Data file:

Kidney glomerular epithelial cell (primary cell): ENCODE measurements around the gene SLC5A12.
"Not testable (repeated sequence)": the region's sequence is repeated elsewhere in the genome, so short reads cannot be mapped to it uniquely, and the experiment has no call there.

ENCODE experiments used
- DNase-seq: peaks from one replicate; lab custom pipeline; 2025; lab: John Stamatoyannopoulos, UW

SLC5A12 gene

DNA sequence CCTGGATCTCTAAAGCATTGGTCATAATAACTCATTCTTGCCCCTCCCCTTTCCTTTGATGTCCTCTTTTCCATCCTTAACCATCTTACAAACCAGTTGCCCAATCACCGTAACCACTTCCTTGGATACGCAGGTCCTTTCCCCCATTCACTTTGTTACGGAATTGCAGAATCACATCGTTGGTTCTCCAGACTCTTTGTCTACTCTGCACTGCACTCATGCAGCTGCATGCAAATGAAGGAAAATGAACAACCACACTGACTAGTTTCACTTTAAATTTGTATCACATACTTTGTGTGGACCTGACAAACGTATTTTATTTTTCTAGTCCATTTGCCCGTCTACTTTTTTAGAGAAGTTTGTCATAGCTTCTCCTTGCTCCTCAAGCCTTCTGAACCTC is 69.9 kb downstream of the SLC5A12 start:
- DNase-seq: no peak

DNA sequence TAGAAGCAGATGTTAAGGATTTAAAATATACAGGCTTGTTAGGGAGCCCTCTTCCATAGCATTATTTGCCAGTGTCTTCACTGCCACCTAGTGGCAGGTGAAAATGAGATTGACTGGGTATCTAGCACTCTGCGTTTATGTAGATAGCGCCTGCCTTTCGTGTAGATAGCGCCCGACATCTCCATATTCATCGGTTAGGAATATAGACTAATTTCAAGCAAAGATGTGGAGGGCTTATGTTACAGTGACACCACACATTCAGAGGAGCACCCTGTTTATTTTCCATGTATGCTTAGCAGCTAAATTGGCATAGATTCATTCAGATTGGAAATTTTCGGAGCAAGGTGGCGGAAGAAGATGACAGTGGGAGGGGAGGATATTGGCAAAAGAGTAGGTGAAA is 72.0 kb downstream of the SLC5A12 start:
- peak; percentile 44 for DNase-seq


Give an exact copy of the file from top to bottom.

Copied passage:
Kidney glomerular epithelial cell (primary cell): ENCODE measurements around the gene SLC5A12.
"Not testable (repeated sequence)": the region's sequence is repeated elsewhere in the genome, so short reads cannot be mapped to it uniquely, and the experiment has no call there.

ENCODE experiments used
- DNase-seq: peaks from one replicate; lab custom pipeline; 2025; lab: John Stamatoyannopoulos, UW

SLC5A12 gene

DNA sequence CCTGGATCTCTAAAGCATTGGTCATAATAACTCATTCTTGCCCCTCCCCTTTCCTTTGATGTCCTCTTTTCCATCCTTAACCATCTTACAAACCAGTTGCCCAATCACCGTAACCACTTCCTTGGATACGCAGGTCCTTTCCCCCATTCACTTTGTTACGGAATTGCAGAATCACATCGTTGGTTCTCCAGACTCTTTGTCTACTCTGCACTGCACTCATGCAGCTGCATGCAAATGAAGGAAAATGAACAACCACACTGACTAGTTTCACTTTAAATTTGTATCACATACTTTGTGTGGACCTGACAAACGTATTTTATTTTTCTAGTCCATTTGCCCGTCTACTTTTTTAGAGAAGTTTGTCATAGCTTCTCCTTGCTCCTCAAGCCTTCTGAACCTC is 69.9 kb downstream of the SLC5A12 start:
- DNase-seq: no peak

DNA sequence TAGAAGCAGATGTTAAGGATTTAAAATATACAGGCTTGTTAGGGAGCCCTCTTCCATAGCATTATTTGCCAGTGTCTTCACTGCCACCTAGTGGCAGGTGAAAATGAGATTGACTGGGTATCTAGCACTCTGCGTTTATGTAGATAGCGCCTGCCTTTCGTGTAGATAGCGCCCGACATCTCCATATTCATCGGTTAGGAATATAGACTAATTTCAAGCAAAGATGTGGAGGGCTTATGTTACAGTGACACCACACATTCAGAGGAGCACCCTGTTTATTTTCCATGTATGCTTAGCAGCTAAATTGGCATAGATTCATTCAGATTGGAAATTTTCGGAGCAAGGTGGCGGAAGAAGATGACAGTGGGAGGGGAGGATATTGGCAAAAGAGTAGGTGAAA is 72.0 kb downstream of the SLC5A12 start:
- peak; percentile 44 for DNase-seq